SC: In October 2006, I joined a very exciting company called Erskine, as a partner. Erskine itself is a regeneration practice, with a dynamic, exciting team of wizards working to improve local communities through all sorts of strategies. I have joined specifically to set up Erskine Design—a wonderful, brand new web design agency that stands on its own two feet, but has the benefit of the larger corporation behind it, so I have access to all sorts of resources that a typical agency wouldn’t have. It’s certainly a dream to be running my own agency, and I’m enjoying setting out all the guidelines and defining the principles of the agency. I also get to handpick the freelancers I want to work with, and I’m slowly building a trusted team to help with all the incoming projects.
I can’t talk about any forthcoming projects yet, although I can tease by saying that we’re currently rebuilding a very popular design and culture website that has been online since 2001, plus some other fat projects.
It’s also a chance to focus on ethical projects, as they extend the core principles of Erskine at large. I’m alluding to a responsibility for our environment and community—living an ethical lifestyle and being part of a shared desire to make things better, locally and globally.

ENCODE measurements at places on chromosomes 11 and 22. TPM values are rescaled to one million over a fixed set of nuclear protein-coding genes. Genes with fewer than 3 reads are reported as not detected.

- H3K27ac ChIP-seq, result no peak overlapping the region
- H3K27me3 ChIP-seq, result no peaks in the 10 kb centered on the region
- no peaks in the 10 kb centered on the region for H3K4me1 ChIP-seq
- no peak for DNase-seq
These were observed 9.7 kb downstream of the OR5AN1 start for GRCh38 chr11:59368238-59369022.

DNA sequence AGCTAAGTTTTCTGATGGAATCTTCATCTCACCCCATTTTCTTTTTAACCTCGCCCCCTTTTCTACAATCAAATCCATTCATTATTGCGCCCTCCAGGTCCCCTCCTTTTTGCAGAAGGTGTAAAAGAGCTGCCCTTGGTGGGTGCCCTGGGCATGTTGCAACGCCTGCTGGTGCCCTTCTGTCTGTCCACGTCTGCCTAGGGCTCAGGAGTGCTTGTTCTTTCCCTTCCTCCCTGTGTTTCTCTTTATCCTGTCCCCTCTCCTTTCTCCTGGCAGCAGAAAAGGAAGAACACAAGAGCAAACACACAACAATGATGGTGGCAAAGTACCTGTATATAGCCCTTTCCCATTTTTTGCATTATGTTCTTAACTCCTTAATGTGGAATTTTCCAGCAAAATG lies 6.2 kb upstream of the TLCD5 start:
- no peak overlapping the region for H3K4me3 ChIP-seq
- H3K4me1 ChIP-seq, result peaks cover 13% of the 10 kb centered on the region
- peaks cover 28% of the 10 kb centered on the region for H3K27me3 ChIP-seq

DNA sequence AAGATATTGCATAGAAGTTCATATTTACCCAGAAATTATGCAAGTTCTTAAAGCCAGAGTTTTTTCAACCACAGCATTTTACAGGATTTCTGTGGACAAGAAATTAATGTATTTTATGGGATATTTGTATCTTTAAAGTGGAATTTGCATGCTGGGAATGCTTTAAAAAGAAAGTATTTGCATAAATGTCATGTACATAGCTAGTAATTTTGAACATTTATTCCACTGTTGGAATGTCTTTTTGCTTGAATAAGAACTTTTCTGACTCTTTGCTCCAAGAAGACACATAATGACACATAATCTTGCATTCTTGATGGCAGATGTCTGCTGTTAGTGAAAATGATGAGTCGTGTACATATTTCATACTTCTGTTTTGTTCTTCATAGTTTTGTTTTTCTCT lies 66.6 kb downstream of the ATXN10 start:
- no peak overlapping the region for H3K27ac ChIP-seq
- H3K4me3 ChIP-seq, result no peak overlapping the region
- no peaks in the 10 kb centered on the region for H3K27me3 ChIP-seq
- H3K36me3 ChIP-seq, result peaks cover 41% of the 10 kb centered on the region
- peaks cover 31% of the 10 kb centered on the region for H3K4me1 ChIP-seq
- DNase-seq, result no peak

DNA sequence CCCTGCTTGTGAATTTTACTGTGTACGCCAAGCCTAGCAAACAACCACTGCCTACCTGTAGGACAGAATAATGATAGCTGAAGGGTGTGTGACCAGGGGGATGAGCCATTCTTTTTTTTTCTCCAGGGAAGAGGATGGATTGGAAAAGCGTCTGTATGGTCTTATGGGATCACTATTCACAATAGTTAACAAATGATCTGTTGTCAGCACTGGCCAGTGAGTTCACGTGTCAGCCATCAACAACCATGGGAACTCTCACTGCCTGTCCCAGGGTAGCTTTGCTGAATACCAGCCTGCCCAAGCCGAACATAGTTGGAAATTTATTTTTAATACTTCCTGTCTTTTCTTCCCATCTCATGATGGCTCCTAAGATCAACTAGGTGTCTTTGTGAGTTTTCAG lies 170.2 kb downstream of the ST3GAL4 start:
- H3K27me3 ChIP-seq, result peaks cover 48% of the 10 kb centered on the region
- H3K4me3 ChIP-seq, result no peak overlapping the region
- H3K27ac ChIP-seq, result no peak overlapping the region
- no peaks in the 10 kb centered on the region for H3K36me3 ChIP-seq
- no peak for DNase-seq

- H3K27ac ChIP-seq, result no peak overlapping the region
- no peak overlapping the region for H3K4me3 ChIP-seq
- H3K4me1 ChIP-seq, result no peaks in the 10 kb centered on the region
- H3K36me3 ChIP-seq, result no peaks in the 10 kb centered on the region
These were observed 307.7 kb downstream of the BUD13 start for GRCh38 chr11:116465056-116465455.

DW: Of all the words you could have used to describe your new design firm, you chose responsible. Why?
SC: It’s a reaction to all of the agencies who still charge ridiculous amounts of money for outdated web design—I’m obviously talking about table-based layout and non-adoption of standards here. As a web standards advocate, I get so very annoyed that well-meaning site commissioners are getting ripped-off week in week out by cowboy agencies. However, I also believe that the terms web standards and accessibility are used too often as dangled carrots, when, in reality, the final output falls way short of what was promised. In the UK, we have a trading standards TV program called Watchdog, and I’m really hoping that there will be a web-design special soon. I’d love to see camera crews chasing certain individuals around Nottingham.